We sat with Tremblay to talk about his job, the NCI Academy's future prospects and his leadership skills.
How do you ensure that the Academy holds up to deliver the highest standards of education and training in the ever-changing technological sphere?
Ensuring the ongoing quality and relevance of the training provided by the Academy to NATO is a team sport. We believe it is crucial to understand how our students, instructors and staff feel about the training and education we provide, to ensure it remains at the degree of excellence we strive to deliver.
To continuously improve our training and education solutions, we have an automated data collection software that allows our students to provide immediate feedback to the Academy during and after their course. This data allows us to understand the satisfaction levels across our course portfolio. We also carry out multiple activities to ensure that the training we offer remains both relevant and effective, such as formal and informal classroom observation during the courses, annual evaluations of instructional staff, in person debriefings with the students, and more. Last year, we also implemented an external evaluation programme to gather feedback from commanders, line managers, supervisors and students to assess whether the training received was properly delivered and prepared them for the requirements of their positions.
How do you instil motivation in your team?
Throughout my career, I have had the opportunity to work with and lead several different teams at the Agency. This has allowed me to guide and teach them, but I have also learned from them just as much. As a result, I try to avoid micromanagement and instead set realistic goals and expectations. This helps my team stay motivated as they see that the work they are doing is making a difference for our students, customers and NATO. I encourage them to look for ways to improve our training across multiple dimensions and I support them in implementing the changes, systems and processes that we need to improve for future students.
The one thing that also seems to bring motivation across all situations is when I bring in treats baked by my wife. She is an excellent cook and has a chocolate brownie recipe that even people who do not like chocolate cannot resist!
What are the Academy's priorities looking into the future?
The NCI Academy is guided by our recently endorsed strategy, which is aligned with that of the Agency's. Continuing to provide excellence in learning is one of our first priorities. We are investing in using agile processes, advanced methodologies, and leading edge technologies to ensure that the Academy keeps being recognised as a strategic asset for the Alliance. The Academy is currently in high demand, and including all these features helps us better meet our customers' needs and requests. We also intend to bring in additional instructors, instructional designers, subject matter experts, course developers and support staff so that we can effectively and efficiently respond to the growing demand.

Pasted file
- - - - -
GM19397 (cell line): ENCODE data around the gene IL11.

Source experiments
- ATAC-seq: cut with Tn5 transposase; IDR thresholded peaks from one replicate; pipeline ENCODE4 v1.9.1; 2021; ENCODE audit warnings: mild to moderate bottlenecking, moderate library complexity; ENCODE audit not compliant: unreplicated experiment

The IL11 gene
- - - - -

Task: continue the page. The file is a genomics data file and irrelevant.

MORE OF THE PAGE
Additionally, we want to establish the Academy as a Hub for Cyberspace Learning. The NCI Academy is already the "go-to" institution for dynamic learning experiences on NATO Cyberspace domains, but we are working to reinforce our position in the future. We are also working with capability developers and project managers to ensure that all new NATO capabilities and projects consider "training by design". We want training to be viewed as a continuum of activities designed to support workplace performance, rather than single events that may or may not translate to increased performance on the job.
What was your first thought when you were told you were being awarded with a NATO MSM?
Being awarded an MSM came as a total surprise to me because the work that we do and the results that we achieve are part of a team effort. I am very humbled to be recognised with such a high honour for my work and my leadership of the team. Leading the Academy towards its unconditional accreditation as a NATO Education and Training Facility required an ongoing commitment to continuous improvement, and we have worked very hard to ensure that the Academy continues to deliver high quality and relevant training solutions for NATO.
How do you manage to keep a positive attitude during difficult times, and not give up?
In more challenging moments, I am able to stay positive by focusing on what I can control. I try to influence only what I can, and accept that there are some issues I am simply not able to fix. I also ensure that I take time to physically separate myself from the work environment that may be causing stress, and in my case, I am lucky to be able to go for a walk along the ocean when it is sunny in Oeiras. This helps me reset, gives me the energy to keep working and reminds me to appreciate working in an amazing environment with such great colleagues, while helping to make a difference for NATO.